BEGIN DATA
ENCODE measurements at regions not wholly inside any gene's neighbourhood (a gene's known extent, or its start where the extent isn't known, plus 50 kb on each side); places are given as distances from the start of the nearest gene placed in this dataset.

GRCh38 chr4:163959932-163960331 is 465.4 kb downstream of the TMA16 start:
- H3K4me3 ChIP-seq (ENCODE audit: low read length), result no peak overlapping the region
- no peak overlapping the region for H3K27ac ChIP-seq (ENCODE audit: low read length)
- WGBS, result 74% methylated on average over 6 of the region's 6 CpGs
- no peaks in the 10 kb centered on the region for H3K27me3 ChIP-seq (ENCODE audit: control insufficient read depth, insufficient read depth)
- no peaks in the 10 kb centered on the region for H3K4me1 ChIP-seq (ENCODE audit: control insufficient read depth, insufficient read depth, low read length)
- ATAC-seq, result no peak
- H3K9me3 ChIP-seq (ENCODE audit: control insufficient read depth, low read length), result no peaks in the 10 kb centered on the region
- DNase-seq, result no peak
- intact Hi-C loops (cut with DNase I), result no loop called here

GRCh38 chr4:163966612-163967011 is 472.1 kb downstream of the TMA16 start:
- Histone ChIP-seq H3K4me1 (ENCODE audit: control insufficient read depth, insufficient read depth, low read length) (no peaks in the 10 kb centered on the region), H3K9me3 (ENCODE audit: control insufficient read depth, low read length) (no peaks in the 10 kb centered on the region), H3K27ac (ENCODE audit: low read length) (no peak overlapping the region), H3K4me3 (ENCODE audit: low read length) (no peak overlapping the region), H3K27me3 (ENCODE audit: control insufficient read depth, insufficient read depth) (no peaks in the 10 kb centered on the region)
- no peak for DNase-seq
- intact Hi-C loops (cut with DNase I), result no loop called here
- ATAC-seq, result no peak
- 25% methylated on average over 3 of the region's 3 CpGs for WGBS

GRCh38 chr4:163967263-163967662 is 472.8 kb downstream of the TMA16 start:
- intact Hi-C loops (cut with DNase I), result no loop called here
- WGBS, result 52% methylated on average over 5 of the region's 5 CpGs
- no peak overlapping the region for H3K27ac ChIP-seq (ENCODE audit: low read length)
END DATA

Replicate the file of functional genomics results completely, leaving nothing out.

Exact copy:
ENCODE measurements at regions not wholly inside any gene's neighbourhood (a gene's known extent, or its start where the extent isn't known, plus 50 kb on each side); places are given as distances from the start of the nearest gene placed in this dataset.

GRCh38 chr4:163959932-163960331 is 465.4 kb downstream of the TMA16 start:
- H3K4me3 ChIP-seq (ENCODE audit: low read length), result no peak overlapping the region
- no peak overlapping the region for H3K27ac ChIP-seq (ENCODE audit: low read length)
- WGBS, result 74% methylated on average over 6 of the region's 6 CpGs
- no peaks in the 10 kb centered on the region for H3K27me3 ChIP-seq (ENCODE audit: control insufficient read depth, insufficient read depth)
- no peaks in the 10 kb centered on the region for H3K4me1 ChIP-seq (ENCODE audit: control insufficient read depth, insufficient read depth, low read length)
- ATAC-seq, result no peak
- H3K9me3 ChIP-seq (ENCODE audit: control insufficient read depth, low read length), result no peaks in the 10 kb centered on the region
- DNase-seq, result no peak
- intact Hi-C loops (cut with DNase I), result no loop called here

GRCh38 chr4:163966612-163967011 is 472.1 kb downstream of the TMA16 start:
- Histone ChIP-seq H3K4me1 (ENCODE audit: control insufficient read depth, insufficient read depth, low read length) (no peaks in the 10 kb centered on the region), H3K9me3 (ENCODE audit: control insufficient read depth, low read length) (no peaks in the 10 kb centered on the region), H3K27ac (ENCODE audit: low read length) (no peak overlapping the region), H3K4me3 (ENCODE audit: low read length) (no peak overlapping the region), H3K27me3 (ENCODE audit: control insufficient read depth, insufficient read depth) (no peaks in the 10 kb centered on the region)
- no peak for DNase-seq
- intact Hi-C loops (cut with DNase I), result no loop called here
- ATAC-seq, result no peak
- 25% methylated on average over 3 of the region's 3 CpGs for WGBS

GRCh38 chr4:163967263-163967662 is 472.8 kb downstream of the TMA16 start:
- intact Hi-C loops (cut with DNase I), result no loop called here
- WGBS, result 52% methylated on average over 5 of the region's 5 CpGs
- no peak overlapping the region for H3K27ac ChIP-seq (ENCODE audit: low read length)